Gregory Feldman

Professor of Psychology and Chair of the Department of Psychology
  • Psychology
Gregory Feldman photo

S173

(617) 521-2606

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Education

  • B.A., University of Connecticut
  • Ph.D. and M.S., University of Miami
  • Clinical internship: Harvard Medical School/Massachusetts General Hospital
  • Post-doctoral fellowship: Massachusetts General Hospital

License/Certifications

Licensed Clinical Psychologist

About Me

I am a clinical psychologist and teach courses in clinical and personality psychology. My research and teaching interests include interventions to treat stress, depression, and anxiety including cognitive-behavioral therapy and mindfulness- and acceptance-based approaches. This line of research has included studies examining strategies for enhancing the efficacy of psychotherapy for depression. I also co-authored a book examining the integration of self-management strategies with professionally-delivered treatments for depression.

In addition to my clinically-focused research, I study basic processes underlying emotion regulation and persistence with personal goals. A major focus of my work is on understanding how mindfulness can help people respond to upsetting thoughts, emotions, and situations in healthy, constructive ways. 

Area of Expertise

In both clinical and non-clinical studies, my collaborators and I have found that mindfulness training can help people become aware of negative emotions and thoughts without being overly distressed or consumed by them. We have also found that people who are more mindful tend to persist with challenging situations, demonstrate adaptive responses to stress, and avoid risky behavior such as texting-while-driving.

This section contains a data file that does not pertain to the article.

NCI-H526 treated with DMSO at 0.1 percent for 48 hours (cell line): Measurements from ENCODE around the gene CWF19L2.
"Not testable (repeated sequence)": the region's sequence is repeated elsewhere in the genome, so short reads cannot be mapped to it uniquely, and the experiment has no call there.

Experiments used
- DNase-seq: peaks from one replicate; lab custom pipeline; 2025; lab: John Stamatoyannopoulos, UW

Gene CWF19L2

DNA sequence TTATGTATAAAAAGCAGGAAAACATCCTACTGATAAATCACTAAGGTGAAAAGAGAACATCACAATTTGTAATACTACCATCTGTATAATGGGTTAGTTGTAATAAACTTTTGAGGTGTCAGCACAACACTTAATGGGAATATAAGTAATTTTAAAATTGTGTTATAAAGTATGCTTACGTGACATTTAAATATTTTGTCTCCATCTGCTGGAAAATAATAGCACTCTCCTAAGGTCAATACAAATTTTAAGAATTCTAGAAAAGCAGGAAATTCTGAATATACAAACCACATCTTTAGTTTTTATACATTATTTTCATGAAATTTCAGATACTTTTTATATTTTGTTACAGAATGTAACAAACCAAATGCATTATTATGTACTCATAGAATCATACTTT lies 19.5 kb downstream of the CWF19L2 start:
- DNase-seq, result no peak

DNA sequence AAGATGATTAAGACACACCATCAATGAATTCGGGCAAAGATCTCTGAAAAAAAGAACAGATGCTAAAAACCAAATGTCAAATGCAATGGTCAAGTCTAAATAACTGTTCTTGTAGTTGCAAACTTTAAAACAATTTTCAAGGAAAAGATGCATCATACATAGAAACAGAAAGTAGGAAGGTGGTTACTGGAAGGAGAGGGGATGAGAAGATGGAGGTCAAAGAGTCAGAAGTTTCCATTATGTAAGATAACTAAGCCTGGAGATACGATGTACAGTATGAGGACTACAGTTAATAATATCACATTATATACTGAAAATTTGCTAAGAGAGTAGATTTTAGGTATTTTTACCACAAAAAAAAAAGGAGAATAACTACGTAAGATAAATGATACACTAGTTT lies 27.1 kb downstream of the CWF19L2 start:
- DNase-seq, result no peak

We have also examined how personality traits influence how people persist with challenging personal goals through studies of academic performance in college students as well as a study of Mt. Everest climbers

My research uses laboratory experiments, psychophysiological assessment, and intensive longitudinal designs. My collaborators and I have developed questionnaires assessing mindfulness, mental anticipatory coping, and response to positive emotions. Please email to request a copy of any of these questionnaires.

What I Teach

  • PSYC 230 Theories of Personality
  • PSYC 231 Abnormal Psychology
  • PSYC 304 Research in Personality (with lab)
  • PSYC 331 Seminar in Clinical Psychology

Research/Special Projects

I am currently working with Simmons student researchers on a series of studies examining the emotional, cognitive, and physiological effects of various self-care and leisure activities including music listening, mobile phone use, and mindfulness meditation.

Publications/Presentations

* indicates Simmons undergraduate student / alumna co-author

Feldman, G., *Michaud, L. *Gildawie, K., & *Potter, M. (2017, November). Associations of heart rate variability with perceived deficits in emotion regulation and other aspects of executive function. Poster presented at the 51st Annual Convention of the Association for Behavioral and Cognitive Therapy. San Diego, CA.

Feldman, G., *LaVallee, J., *Gildawie, K., & Greeson, J. (2016). Dispositional Mindfulness Uncouples Physiological and Emotional Reactivity to a Laboratory Stressor and Emotional Reactivity to Executive Functioning Lapses in Daily Life. Mindfulness, 7, 527-541.

Feldman, G. & Greeson, J. (2016). Meditation and Relaxation. In H. Miller (Ed.) The Sage Encyclopedia of Theory in Psychology. Thousand Oaks, CA: Sage Publications, Inc.

Feldman, G., *Dunn, E., *Stemke, C., *Bell, K., & Greeson, J. (2014). Mindfulness and rumination as predictors of persistence with a distress tolerance task. Personality and Individual Differences, 56, 154-158.

For a complete list of my publications, please visit my Google Scholar Page